BEARDEN, Ark. — Drinking water in the south Arkansas town of Bearden has tested high for lead, but state officials said it is still safe to drink.
The water tested three parts per billion higher than the level at which the federal government requires water systems to adjust corrosion levels, the Arkansas Democrat-Gazette (http://bit.ly/2ikscuJ ) reported.
Arkansas Health Department engineering director Jeff Stone said Wednesday that because the town’s water has had positive test results in the past, it’s only had to report to the state every three years. Bearden will now have to test and report its water system more often.
“We do not consider this situation to be an emergency situation where people should stop utilizing their (regular) drinking water,” Stone said. “Rather, it’s an indication the system needs to address their corrosion control.”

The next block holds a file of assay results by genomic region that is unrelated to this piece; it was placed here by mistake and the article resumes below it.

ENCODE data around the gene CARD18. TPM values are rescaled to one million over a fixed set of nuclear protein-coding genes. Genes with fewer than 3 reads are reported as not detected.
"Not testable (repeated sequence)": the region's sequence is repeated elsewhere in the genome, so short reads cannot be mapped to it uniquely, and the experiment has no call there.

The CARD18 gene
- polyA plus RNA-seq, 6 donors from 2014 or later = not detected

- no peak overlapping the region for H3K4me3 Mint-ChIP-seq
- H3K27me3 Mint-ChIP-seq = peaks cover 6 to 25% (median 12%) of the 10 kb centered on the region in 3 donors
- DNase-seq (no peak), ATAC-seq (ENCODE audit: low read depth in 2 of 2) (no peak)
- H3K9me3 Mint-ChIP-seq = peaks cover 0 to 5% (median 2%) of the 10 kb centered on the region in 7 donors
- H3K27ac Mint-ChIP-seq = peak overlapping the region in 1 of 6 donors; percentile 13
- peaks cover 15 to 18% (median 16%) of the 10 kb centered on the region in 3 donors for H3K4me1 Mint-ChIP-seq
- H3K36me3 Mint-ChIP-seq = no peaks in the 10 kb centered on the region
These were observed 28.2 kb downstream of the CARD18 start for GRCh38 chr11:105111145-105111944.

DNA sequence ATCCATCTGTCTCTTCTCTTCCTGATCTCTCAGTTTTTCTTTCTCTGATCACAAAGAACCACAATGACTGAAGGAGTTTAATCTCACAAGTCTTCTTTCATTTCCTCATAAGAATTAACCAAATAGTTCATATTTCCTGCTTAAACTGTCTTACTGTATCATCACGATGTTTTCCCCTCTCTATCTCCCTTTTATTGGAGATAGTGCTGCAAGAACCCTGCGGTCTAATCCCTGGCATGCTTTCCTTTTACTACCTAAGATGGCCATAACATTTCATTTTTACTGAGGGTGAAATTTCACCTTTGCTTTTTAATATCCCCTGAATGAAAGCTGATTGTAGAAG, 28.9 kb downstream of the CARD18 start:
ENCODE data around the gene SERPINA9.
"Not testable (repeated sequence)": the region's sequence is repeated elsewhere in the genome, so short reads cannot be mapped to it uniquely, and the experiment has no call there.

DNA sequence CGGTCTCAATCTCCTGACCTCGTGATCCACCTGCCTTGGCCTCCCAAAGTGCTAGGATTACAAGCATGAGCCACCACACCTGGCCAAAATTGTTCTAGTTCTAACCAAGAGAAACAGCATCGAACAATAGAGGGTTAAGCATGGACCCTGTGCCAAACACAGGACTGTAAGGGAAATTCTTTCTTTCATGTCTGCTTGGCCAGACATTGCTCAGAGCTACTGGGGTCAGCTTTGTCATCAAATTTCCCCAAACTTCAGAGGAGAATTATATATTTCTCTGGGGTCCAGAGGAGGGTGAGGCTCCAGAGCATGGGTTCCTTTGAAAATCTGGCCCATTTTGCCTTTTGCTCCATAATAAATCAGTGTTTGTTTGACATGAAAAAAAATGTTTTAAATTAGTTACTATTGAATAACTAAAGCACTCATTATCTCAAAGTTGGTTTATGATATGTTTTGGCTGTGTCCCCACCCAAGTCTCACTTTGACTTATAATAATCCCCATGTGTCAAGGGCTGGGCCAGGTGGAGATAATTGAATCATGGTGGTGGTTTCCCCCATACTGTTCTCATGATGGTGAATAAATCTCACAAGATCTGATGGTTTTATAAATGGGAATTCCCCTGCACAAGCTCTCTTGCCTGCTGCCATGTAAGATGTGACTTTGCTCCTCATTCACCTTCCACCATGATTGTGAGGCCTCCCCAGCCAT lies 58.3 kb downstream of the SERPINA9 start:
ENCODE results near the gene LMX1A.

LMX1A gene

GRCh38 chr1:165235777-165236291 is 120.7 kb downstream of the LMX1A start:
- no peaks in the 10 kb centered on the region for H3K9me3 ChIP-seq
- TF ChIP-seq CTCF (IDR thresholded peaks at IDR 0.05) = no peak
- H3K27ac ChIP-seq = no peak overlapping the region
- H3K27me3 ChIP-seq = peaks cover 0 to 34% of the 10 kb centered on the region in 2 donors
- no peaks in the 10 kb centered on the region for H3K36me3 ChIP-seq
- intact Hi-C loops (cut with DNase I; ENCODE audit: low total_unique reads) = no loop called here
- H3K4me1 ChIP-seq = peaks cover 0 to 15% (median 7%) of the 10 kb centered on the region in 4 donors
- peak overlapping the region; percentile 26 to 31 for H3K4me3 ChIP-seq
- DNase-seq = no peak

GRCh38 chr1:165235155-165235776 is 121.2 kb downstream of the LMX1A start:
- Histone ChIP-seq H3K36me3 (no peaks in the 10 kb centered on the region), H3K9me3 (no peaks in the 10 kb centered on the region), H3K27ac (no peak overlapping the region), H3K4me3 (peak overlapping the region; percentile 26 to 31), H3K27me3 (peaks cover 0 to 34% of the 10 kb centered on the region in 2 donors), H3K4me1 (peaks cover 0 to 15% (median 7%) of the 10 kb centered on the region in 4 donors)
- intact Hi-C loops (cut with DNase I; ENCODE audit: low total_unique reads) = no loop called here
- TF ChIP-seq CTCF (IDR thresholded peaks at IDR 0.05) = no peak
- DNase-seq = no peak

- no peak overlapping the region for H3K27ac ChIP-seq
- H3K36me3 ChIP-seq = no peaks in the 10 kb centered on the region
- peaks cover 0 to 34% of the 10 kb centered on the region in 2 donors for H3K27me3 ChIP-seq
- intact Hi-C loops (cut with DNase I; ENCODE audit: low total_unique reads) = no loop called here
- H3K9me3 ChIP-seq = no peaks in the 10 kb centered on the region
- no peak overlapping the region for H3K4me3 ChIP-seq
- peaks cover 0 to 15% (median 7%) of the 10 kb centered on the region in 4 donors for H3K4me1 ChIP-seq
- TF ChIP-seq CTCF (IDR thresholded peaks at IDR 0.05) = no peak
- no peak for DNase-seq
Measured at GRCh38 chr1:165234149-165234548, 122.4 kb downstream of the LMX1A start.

Stone said Bearden, which relies on well water, immediately started looking at treatment adjustments and better corrosion controls.
None of the 10 water samples tested was taken from a school site, but the Superintendent Denny Rozenberg said Bearden School District has been allowing students to carry bottled water. Students have also been offered filtered water.
Bearden Mayor Iva Lou Stoker said she and her parents still drink the town’s water.
“I’m not afraid, but that does not alleviate fear from others, and I respect” that, Stoker said.
Under federal regulations, lead levels in water that tested 15 parts per billion is the minimum amount required to notify customers and take action. Bearden tested 18 parts per billion. By comparison, Michigan’s website shows lead levels for the city of Flint, Michigan tested as high as 51 parts per billion in the latest report for early January, sparking nationwide concern for more than a year now.
Information from: Arkansas Democrat-Gazette, http://www.arkansasonline.com